System, organization, and structure
During the 1980s, Maturana and Varela (1980) and Varela (1979) delved into the question of the difference between system, organization, and structure. In short, the organization is a network of relations between system components, and its invariance gives an identity to the system – that is, the class it belongs to. The structure is the concrete and observable manifestation of the organization: it is the system’s existence in a given space. Lastly, the system is the concrete existence of an organization through a specified structure. Moreover, Maturana and Varela suggested this kind of conceptual differentiation for all systems theory and all types of system. Here is an example: suppose we can define a chair as a network of relations between components (i.e., a horizontal plane supported by at least one strut). That is the organization of the seat class. Since both plane and strut can he made of various materials (i.e., wood, iron, plastic, etc.). each member of the seat class may have a different structure. A specific member of the seat class, together with its defined structure, is a system.
Applications to firms
Invariance and CHANGE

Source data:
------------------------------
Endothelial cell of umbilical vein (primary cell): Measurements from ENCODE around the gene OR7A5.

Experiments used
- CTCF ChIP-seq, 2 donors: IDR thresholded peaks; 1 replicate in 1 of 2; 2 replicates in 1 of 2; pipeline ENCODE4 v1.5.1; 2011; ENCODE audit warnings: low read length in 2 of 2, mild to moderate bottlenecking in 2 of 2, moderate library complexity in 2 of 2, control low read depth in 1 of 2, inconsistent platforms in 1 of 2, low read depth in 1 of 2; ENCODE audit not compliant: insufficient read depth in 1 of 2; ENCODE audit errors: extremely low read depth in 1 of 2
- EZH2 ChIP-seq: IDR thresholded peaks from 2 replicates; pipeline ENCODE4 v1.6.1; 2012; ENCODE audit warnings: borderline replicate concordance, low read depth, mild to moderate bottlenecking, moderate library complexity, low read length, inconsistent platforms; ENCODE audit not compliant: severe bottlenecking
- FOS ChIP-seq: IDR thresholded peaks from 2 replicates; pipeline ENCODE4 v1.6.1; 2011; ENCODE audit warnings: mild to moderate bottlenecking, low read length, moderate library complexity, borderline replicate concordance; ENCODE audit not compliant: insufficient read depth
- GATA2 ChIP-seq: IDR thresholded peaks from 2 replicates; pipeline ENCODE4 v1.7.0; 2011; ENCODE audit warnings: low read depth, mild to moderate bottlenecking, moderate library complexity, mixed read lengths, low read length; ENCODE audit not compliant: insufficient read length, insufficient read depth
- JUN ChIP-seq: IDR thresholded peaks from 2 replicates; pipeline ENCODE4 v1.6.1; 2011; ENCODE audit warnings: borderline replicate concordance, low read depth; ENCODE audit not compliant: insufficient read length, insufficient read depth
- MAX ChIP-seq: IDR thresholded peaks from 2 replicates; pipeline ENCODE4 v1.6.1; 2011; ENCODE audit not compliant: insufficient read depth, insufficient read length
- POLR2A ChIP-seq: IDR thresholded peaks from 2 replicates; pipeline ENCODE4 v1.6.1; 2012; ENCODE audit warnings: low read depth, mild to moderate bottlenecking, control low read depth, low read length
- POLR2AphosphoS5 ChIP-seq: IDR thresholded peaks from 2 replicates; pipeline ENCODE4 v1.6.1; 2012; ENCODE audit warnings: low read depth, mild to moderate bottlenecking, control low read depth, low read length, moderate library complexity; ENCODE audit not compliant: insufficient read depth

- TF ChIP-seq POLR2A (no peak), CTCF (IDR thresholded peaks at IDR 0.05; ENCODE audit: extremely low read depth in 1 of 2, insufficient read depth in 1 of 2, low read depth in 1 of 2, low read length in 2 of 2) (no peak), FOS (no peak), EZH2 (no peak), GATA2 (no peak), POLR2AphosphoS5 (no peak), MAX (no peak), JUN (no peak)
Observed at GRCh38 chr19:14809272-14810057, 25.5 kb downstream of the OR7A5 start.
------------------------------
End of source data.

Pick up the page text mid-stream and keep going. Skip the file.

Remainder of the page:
Of course invariance cannot pertain to employees, because they change very often, because they are not operations and because they are not produced by the system itself. An organizational network could he invariant with respect to roles, rather than to people. It people change but roles remain, then we can speak of an autopoietic system. There are, however, quite a few problems in that approach. First, within the context of an organization, roles are very atnhiguous, equivocal, and ill-structured. and therefore defy any attempt at identifying a network of roles. It would he like speaking about a network of vagueness, because since Simon’s early works (March & Simon, 1958) it has been clear that the definition and design of even very simple tasks constitute a difficult challenge to human rationality. Any version of the ’’Tayloristic dream” encounters the problem of bounded rationality (Simon, 1978). Second, recent organization theories no longer speak of roles, but rather of competencies: what is organized are competencies and not roles. And competencies are even more difficult to define than roles. At least they are much more generic and vague. That is all the more true for knowledge-based organizations, which arc the trend in the industrial world. Moreover. neither routines (Nelson & Winter, 1982) nor decision-making (Janis & Mann, 1977) could he taken as invariant operations, because recent studies on cognitive maps (Weick. 1979; Weick & Bougon, 1986), ambiguity (March & Olsen, 1976), and equivocality (Sims & Gioia, 1986) argue that the heaviest and most dominant work in organizations is sense-making (Weick, 1995) rather than decision-making. Whenever possible, before taking a decision one needs to give sense to and make sense of the world. As a matter of fact, the situations where problems and actions are well structured and defined, regardless of their solvability, are the exception and not the rule. Rather paradoxically, emphasis on sense-making is sustained even by supporters of autopoiesis (von Krogh & Roos, 1996; Luhmann, 1990; Maturana, 1978; Winograd & Flores, 1986), but it is inexplicable how it corresponds with invariance.